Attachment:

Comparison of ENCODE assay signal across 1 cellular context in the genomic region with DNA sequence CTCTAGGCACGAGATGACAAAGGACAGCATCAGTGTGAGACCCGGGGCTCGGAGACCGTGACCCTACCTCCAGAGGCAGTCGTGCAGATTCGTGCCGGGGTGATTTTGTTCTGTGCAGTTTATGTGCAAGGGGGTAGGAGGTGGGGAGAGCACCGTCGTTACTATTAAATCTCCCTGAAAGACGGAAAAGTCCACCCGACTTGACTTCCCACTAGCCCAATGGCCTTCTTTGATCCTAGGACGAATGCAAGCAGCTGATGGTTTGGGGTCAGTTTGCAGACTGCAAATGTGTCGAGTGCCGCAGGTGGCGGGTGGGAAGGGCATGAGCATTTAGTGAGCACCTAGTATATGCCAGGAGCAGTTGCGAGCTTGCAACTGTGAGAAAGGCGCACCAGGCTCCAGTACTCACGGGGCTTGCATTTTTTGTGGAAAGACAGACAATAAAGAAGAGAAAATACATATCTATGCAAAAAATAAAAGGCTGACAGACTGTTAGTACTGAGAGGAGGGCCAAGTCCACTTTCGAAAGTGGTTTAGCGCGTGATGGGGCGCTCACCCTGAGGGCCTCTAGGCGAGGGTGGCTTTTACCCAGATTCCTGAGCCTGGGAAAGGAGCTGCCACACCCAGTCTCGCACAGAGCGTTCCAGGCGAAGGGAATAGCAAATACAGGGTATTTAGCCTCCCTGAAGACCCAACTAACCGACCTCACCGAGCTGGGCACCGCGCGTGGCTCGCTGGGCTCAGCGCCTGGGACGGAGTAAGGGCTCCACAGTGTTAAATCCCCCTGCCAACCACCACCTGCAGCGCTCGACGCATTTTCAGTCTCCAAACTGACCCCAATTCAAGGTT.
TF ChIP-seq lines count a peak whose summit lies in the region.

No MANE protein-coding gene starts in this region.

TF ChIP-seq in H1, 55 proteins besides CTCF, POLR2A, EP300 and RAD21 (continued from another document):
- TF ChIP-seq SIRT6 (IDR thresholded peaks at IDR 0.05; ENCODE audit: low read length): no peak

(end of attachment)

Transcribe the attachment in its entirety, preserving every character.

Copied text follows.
Comparison of ENCODE assay signal across 1 cellular context in the genomic region with DNA sequence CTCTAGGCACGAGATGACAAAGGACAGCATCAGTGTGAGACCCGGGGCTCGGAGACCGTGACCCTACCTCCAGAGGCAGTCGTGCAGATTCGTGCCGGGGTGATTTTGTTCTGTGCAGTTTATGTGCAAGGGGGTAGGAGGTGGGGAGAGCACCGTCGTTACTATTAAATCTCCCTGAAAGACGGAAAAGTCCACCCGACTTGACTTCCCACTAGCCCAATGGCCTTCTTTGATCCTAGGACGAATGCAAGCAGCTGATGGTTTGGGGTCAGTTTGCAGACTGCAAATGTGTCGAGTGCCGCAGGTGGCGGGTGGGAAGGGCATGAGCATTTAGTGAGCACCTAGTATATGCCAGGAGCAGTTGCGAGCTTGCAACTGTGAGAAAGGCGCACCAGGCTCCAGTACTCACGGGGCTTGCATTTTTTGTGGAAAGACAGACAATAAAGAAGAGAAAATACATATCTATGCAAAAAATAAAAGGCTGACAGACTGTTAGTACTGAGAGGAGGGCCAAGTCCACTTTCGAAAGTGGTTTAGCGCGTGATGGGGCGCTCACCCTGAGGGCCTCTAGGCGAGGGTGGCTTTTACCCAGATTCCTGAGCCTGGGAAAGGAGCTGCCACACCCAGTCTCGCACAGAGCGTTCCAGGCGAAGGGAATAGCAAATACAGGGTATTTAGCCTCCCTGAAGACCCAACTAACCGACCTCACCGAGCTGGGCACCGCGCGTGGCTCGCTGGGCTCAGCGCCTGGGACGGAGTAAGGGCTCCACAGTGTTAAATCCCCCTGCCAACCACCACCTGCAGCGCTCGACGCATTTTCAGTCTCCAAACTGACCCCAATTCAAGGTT.
TF ChIP-seq lines count a peak whose summit lies in the region.

No MANE protein-coding gene starts in this region.

TF ChIP-seq in H1, 55 proteins besides CTCF, POLR2A, EP300 and RAD21 (continued from another document):
- TF ChIP-seq SIRT6 (IDR thresholded peaks at IDR 0.05; ENCODE audit: low read length): no peak